Woodlands - Fall 2017 - 14


Scores of tiny American
chestnut seedlings that grow in
a field in the upstate New York
countryside could be the vanguard
in the restoration of what was once
the most dominant tree in the
eastern forests.
The young trees carry one
gene, added by scientists to the
38,000 genes that occur naturally
in American chestnuts, that makes
them capable of withstanding the
invasive blight that wiped out billions
of their ancestors a century ago.
"They will be the basis of
the trees we will eventually give
out to the public," says William
Powell, a professor at the College
of Environmental Science and
Forestry (ESF) in Syracuse, New
York. "And they'll be the basis
for the trees we will use for
demonstration and research for
the next 100 years."
Powell and his team are poised
to seek regulatory approval
from the federal government to
distribute the trees publicly. That
will involve review by the U.S.
Environmental Protection Agency,
the U.S. Department of Agriculture,
and the Food and Drug
Administration. Although regulatory
approval has been sought, and
obtained, for many agricultural
crops, this is the first time such
approval will be considered for a
threatened plant that is intended
to be reintroduced into its natural
environment. Powell expects the
process to take two to four years.

14 WOODLAND * Fall 2017

paving the
way for all the
other trees that are
affected by invasive
species: ash, elm, hemlock
and walnut among them,"
he says. "We are the first to ask
for approval for a genetically
engineered wild tree, the first to go
through the regulatory process."
Powell has worked on
restoration of the iconic tree
for more than 27 years. He and
his research partner, Charles
Maynard, discovered during years
of painstaking tests that using
biotechnology to add one gene
derived from wheat makes the
American chestnut blight resistant.
Restoring them to the eastern
forests would have a significant
positive ecological impact. "It
would affect a lot of wildlife - from
bees to bears," Powell says.
"Animals would feed on the nut
mast and some aquatic insects
actually prefer to feed on the
leaves of American chestnut trees,
rather than the oaks that have
taken their place."
One hundred transgenic trees
have been planted in a two-acre
"seed orchard" where they are
monitored while they grow large
enough to produce pollen. When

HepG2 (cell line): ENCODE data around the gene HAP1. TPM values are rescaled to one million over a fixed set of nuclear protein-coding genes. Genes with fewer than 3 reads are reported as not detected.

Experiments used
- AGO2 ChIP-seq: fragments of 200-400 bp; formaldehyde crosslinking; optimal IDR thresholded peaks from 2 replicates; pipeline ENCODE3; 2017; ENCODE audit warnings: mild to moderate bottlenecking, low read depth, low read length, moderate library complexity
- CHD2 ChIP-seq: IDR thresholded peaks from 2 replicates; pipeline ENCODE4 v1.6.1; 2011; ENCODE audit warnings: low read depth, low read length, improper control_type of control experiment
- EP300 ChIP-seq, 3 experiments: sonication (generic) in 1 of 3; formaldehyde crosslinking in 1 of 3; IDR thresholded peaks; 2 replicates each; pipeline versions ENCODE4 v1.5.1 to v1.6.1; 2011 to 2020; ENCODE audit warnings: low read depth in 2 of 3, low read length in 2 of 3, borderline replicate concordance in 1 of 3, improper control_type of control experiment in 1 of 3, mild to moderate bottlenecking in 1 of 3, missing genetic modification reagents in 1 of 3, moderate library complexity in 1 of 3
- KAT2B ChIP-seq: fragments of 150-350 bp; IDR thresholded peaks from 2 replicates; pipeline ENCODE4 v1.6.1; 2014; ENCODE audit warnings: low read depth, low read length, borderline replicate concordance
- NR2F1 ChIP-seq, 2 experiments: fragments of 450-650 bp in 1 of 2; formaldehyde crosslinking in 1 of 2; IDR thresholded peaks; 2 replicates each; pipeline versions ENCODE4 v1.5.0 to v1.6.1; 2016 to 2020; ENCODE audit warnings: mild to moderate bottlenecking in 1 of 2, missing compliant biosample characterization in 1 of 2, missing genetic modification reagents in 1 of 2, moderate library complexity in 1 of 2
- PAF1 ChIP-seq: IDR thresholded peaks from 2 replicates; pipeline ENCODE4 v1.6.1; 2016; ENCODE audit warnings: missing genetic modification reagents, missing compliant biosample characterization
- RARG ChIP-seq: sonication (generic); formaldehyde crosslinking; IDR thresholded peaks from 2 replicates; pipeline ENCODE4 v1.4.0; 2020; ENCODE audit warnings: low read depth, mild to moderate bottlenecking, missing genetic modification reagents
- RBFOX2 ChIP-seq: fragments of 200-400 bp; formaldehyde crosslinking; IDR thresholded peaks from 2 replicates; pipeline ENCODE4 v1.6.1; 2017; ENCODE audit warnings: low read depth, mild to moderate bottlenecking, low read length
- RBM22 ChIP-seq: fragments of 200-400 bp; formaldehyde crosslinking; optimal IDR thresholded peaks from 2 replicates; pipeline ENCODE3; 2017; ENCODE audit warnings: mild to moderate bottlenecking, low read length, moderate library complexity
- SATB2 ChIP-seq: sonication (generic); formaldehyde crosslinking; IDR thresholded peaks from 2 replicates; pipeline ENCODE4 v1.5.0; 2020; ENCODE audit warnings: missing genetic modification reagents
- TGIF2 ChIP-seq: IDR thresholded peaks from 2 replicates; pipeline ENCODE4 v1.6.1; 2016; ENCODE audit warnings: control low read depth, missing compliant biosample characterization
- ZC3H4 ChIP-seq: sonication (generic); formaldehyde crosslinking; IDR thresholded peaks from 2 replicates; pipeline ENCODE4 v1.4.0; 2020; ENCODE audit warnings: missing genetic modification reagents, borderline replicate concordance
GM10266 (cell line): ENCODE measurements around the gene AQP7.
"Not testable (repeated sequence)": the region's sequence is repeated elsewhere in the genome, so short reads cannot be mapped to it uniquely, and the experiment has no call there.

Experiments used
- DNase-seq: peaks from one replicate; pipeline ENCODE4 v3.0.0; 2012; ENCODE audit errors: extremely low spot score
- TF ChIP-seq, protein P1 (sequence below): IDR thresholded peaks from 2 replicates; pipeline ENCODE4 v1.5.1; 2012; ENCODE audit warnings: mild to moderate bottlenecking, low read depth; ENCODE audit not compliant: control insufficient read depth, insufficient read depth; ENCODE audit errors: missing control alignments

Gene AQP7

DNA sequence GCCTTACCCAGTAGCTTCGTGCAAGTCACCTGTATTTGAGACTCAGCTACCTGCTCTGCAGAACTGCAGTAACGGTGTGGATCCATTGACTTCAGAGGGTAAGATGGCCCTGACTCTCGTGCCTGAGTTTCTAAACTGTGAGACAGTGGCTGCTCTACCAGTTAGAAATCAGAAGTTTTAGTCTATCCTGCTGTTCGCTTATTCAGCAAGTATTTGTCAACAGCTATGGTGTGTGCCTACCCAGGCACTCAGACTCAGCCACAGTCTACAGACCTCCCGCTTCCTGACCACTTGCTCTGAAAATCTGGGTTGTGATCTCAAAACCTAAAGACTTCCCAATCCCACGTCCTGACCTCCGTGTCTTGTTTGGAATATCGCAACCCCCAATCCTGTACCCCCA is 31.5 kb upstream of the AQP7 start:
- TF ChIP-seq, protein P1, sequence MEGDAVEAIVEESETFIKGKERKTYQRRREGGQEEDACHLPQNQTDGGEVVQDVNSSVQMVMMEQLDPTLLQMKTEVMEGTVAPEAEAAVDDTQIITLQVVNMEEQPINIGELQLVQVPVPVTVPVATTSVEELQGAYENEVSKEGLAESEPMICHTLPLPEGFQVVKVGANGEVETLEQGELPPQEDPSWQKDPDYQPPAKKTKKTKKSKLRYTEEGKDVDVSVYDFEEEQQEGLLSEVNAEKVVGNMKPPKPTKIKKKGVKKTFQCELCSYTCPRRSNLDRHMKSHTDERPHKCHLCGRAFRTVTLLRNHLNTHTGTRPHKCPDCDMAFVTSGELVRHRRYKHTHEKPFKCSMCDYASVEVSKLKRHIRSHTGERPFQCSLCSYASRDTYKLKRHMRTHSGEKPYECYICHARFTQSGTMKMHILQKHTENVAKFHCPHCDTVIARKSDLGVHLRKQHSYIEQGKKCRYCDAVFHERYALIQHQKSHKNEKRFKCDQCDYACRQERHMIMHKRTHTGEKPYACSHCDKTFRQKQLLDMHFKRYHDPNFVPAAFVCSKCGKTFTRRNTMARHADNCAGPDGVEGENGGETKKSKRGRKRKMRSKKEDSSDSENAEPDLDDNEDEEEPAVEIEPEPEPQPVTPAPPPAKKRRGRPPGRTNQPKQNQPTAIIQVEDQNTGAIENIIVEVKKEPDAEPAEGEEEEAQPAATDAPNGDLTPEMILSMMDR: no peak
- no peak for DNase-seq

that happens, the pollen will be
used to fertilize the flowers from
wild-type "mother trees" to help
rescue the surviving genetic
diversity. The offspring will produce
nuts, half of which will inherit the
blight-resistance gene.
Powell says that although
crossing the resistant trees with
wild-type trees will take longer
to produce a quantity of blightresistant nuts, the process will
increase the genetic diversity
and local adaptation of the new
trees and make the species more
vigorous in the years to come.
"We want to do everything we
can to make it easier for them to
survive," Powell says. "That's OK.
We're in this for the long haul. We
don't want a monoculture. This is


Table of Contents for the Digital Edition of Woodlands - Fall 2017

Tools and Resources
Forests and Families
A Legacy to Keep
From Forests to Fermentation
Feathering a Forested Nest
Woodlands - Fall 2017 - intro
Woodlands - Fall 2017 - cover1
Woodlands - Fall 2017 - cover2
Woodlands - Fall 2017 - 3
Woodlands - Fall 2017 - Overstory
Woodlands - Fall 2017 - 5
Woodlands - Fall 2017 - 6
Woodlands - Fall 2017 - 7
Woodlands - Fall 2017 - 8
Woodlands - Fall 2017 - 9
Woodlands - Fall 2017 - 10
Woodlands - Fall 2017 - 11
Woodlands - Fall 2017 - 12
Woodlands - Fall 2017 - 13
Woodlands - Fall 2017 - 14
Woodlands - Fall 2017 - 15
Woodlands - Fall 2017 - 16
Woodlands - Fall 2017 - 17
Woodlands - Fall 2017 - Tools and Resources
Woodlands - Fall 2017 - 19
Woodlands - Fall 2017 - Forests and Families
Woodlands - Fall 2017 - 21
Woodlands - Fall 2017 - 22
Woodlands - Fall 2017 - 23
Woodlands - Fall 2017 - A Legacy to Keep
Woodlands - Fall 2017 - 25
Woodlands - Fall 2017 - 26
Woodlands - Fall 2017 - 27
Woodlands - Fall 2017 - 28
Woodlands - Fall 2017 - 29
Woodlands - Fall 2017 - From Forests to Fermentation
Woodlands - Fall 2017 - 31
Woodlands - Fall 2017 - 32
Woodlands - Fall 2017 - 33
Woodlands - Fall 2017 - Feathering a Forested Nest
Woodlands - Fall 2017 - 35
Woodlands - Fall 2017 - 36
Woodlands - Fall 2017 - 37
Woodlands - Fall 2017 - 38
Woodlands - Fall 2017 - cover3
Woodlands - Fall 2017 - cover4